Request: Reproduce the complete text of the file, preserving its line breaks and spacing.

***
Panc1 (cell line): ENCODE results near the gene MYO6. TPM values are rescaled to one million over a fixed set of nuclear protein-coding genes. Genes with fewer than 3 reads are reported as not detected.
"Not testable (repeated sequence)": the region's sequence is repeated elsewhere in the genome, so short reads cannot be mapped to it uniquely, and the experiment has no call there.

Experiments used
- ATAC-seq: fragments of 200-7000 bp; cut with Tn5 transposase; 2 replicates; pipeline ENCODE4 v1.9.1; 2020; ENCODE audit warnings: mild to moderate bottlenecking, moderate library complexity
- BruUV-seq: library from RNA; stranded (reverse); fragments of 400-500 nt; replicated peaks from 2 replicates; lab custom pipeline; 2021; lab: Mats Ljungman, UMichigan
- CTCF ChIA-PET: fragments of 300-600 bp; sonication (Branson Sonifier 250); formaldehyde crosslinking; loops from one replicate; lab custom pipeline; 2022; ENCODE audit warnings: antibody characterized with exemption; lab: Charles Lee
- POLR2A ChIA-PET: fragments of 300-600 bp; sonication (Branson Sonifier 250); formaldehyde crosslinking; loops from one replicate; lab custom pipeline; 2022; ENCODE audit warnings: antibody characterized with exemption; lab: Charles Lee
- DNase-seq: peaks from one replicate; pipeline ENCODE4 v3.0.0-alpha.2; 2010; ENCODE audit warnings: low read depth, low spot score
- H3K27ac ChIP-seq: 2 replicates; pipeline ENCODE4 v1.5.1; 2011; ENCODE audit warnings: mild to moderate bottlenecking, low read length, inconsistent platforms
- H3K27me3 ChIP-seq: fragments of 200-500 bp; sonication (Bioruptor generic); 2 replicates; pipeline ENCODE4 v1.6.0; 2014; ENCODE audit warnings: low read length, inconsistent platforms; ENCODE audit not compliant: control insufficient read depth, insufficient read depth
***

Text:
Panc1 (cell line): ENCODE results near the gene MYO6. TPM values are rescaled to one million over a fixed set of nuclear protein-coding genes. Genes with fewer than 3 reads are reported as not detected.
"Not testable (repeated sequence)": the region's sequence is repeated elsewhere in the genome, so short reads cannot be mapped to it uniquely, and the experiment has no call there.

Experiments used
- ATAC-seq: fragments of 200-7000 bp; cut with Tn5 transposase; 2 replicates; pipeline ENCODE4 v1.9.1; 2020; ENCODE audit warnings: mild to moderate bottlenecking, moderate library complexity
- BruUV-seq: library from RNA; stranded (reverse); fragments of 400-500 nt; replicated peaks from 2 replicates; lab custom pipeline; 2021; lab: Mats Ljungman, UMichigan
- CTCF ChIA-PET: fragments of 300-600 bp; sonication (Branson Sonifier 250); formaldehyde crosslinking; loops from one replicate; lab custom pipeline; 2022; ENCODE audit warnings: antibody characterized with exemption; lab: Charles Lee
- POLR2A ChIA-PET: fragments of 300-600 bp; sonication (Branson Sonifier 250); formaldehyde crosslinking; loops from one replicate; lab custom pipeline; 2022; ENCODE audit warnings: antibody characterized with exemption; lab: Charles Lee
- DNase-seq: peaks from one replicate; pipeline ENCODE4 v3.0.0-alpha.2; 2010; ENCODE audit warnings: low read depth, low spot score
- H3K27ac ChIP-seq: 2 replicates; pipeline ENCODE4 v1.5.1; 2011; ENCODE audit warnings: mild to moderate bottlenecking, low read length, inconsistent platforms
- H3K27me3 ChIP-seq: fragments of 200-500 bp; sonication (Bioruptor generic); 2 replicates; pipeline ENCODE4 v1.6.0; 2014; ENCODE audit warnings: low read length, inconsistent platforms; ENCODE audit not compliant: control insufficient read depth, insufficient read depth